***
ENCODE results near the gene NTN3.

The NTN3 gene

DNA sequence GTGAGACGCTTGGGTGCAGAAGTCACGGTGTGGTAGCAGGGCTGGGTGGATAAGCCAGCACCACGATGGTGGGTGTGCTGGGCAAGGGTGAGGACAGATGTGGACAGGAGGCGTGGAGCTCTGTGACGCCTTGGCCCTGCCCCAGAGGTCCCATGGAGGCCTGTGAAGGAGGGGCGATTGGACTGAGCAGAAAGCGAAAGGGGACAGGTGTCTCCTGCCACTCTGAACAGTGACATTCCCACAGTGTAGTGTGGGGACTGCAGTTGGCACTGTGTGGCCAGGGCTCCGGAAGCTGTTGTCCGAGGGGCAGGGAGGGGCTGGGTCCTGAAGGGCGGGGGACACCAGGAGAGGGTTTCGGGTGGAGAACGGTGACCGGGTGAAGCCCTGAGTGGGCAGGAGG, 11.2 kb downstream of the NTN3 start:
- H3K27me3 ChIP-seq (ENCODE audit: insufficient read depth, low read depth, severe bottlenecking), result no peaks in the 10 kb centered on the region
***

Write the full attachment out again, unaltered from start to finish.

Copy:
ENCODE results near the gene NTN3.

The NTN3 gene

DNA sequence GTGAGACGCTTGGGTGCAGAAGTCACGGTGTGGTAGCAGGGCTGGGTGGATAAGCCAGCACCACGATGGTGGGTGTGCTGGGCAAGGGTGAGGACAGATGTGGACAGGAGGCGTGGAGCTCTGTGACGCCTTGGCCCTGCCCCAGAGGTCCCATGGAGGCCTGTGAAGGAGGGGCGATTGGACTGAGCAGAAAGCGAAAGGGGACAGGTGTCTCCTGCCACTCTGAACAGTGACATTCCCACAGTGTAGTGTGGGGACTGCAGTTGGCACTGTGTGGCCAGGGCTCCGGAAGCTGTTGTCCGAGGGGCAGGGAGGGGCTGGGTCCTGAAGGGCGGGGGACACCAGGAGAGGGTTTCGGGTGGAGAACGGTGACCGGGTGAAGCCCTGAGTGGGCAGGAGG, 11.2 kb downstream of the NTN3 start:
- H3K27me3 ChIP-seq (ENCODE audit: insufficient read depth, low read depth, severe bottlenecking), result no peaks in the 10 kb centered on the region